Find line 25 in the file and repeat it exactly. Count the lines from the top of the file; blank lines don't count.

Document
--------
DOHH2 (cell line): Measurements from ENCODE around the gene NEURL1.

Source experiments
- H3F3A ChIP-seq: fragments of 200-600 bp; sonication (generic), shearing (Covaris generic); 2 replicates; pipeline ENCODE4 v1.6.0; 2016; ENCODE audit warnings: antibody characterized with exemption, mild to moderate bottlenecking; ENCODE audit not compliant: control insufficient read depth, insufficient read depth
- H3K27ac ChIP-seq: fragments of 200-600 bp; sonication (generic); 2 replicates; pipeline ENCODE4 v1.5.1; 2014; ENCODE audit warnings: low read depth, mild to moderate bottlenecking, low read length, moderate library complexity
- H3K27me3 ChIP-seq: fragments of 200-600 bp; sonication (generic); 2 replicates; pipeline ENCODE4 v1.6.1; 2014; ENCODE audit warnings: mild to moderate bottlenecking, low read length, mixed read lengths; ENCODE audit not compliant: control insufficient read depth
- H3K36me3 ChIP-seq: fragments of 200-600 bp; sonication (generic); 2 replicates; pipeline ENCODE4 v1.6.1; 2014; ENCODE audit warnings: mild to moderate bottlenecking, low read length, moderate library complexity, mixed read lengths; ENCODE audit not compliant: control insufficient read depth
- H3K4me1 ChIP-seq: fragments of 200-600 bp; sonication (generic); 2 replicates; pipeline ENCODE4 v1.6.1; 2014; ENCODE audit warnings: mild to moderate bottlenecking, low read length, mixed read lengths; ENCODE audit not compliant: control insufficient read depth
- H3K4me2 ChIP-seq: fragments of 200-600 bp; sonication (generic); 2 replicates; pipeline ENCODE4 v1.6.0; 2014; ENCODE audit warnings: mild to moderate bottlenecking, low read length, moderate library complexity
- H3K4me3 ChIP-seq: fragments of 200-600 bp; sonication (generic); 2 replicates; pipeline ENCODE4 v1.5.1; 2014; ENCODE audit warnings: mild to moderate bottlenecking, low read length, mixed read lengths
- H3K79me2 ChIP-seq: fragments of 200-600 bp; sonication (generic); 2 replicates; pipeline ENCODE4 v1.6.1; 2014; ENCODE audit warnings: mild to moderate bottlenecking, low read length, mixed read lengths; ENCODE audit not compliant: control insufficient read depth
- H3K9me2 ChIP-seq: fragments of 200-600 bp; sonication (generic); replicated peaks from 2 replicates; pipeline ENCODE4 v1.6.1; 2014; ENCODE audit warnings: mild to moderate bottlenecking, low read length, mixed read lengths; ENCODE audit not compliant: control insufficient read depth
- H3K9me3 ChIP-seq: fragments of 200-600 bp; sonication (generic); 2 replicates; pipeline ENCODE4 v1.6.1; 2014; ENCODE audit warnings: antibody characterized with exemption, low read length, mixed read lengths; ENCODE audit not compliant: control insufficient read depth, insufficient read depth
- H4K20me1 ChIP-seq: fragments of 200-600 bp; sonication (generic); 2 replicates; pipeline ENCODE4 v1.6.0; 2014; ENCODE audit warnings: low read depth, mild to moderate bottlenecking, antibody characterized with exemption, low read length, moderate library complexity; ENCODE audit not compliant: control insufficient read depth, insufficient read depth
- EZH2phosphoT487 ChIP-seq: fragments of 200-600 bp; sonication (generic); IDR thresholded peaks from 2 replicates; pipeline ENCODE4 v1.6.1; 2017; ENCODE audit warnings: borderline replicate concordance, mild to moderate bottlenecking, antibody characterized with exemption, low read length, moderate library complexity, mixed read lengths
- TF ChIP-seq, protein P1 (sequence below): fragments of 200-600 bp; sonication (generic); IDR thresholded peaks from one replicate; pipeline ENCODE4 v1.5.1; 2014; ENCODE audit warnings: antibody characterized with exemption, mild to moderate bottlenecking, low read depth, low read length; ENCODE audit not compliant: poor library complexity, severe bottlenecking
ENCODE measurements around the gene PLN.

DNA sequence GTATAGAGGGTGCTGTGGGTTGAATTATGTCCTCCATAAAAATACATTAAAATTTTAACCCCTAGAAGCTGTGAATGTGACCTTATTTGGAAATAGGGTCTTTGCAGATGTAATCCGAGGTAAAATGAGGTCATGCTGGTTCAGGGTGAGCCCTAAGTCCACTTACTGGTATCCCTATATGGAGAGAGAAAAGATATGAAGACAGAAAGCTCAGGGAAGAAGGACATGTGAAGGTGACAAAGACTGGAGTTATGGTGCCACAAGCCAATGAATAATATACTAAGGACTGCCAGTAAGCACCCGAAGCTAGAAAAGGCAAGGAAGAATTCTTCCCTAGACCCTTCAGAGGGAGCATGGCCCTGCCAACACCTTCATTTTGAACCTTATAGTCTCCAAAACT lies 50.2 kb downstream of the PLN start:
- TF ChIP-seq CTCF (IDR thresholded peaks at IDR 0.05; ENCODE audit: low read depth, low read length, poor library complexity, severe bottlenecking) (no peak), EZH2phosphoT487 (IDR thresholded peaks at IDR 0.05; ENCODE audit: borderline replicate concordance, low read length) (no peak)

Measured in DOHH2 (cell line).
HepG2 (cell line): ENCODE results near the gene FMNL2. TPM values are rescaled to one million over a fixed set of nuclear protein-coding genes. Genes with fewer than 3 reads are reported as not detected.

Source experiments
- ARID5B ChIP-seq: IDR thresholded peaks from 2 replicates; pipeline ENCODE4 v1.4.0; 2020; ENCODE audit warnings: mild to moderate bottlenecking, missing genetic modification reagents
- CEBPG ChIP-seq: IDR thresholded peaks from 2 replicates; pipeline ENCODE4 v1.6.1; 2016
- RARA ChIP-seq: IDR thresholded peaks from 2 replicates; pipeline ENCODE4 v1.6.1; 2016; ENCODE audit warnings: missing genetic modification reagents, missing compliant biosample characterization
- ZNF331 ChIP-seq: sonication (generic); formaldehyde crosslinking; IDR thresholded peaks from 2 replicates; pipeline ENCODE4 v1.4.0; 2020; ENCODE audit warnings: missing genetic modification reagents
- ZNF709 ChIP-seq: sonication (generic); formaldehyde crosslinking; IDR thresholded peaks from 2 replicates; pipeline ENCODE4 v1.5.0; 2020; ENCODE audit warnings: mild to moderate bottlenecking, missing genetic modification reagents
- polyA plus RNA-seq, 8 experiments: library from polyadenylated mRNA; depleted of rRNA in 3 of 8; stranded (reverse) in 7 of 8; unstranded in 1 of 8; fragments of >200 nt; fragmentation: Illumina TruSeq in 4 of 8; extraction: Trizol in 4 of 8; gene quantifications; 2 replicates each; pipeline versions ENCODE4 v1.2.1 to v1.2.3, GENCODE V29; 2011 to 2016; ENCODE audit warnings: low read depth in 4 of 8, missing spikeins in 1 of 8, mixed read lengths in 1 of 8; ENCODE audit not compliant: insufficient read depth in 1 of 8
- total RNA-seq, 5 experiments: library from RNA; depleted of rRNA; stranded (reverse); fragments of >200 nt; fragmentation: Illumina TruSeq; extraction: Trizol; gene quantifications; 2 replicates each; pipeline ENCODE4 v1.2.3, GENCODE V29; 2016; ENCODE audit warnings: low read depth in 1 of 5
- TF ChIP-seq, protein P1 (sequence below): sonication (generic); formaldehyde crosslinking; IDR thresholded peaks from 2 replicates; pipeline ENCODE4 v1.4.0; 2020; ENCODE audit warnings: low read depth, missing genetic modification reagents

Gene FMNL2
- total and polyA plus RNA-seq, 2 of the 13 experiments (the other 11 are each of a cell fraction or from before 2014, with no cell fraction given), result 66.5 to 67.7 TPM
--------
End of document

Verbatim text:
- ZNF331 ChIP-seq: sonication (generic); formaldehyde crosslinking; IDR thresholded peaks from 2 replicates; pipeline ENCODE4 v1.4.0; 2020; ENCODE audit warnings: missing genetic modification reagents